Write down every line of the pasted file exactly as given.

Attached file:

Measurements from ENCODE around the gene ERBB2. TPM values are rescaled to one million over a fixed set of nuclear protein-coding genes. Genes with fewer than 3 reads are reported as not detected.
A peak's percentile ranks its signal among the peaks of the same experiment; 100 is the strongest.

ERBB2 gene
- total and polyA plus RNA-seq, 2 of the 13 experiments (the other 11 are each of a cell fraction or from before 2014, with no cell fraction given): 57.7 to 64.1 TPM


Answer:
Measurements from ENCODE around the gene ERBB2. TPM values are rescaled to one million over a fixed set of nuclear protein-coding genes. Genes with fewer than 3 reads are reported as not detected.
A peak's percentile ranks its signal among the peaks of the same experiment; 100 is the strongest.

ERBB2 gene
- total and polyA plus RNA-seq, 2 of the 13 experiments (the other 11 are each of a cell fraction or from before 2014, with no cell fraction given): 57.7 to 64.1 TPM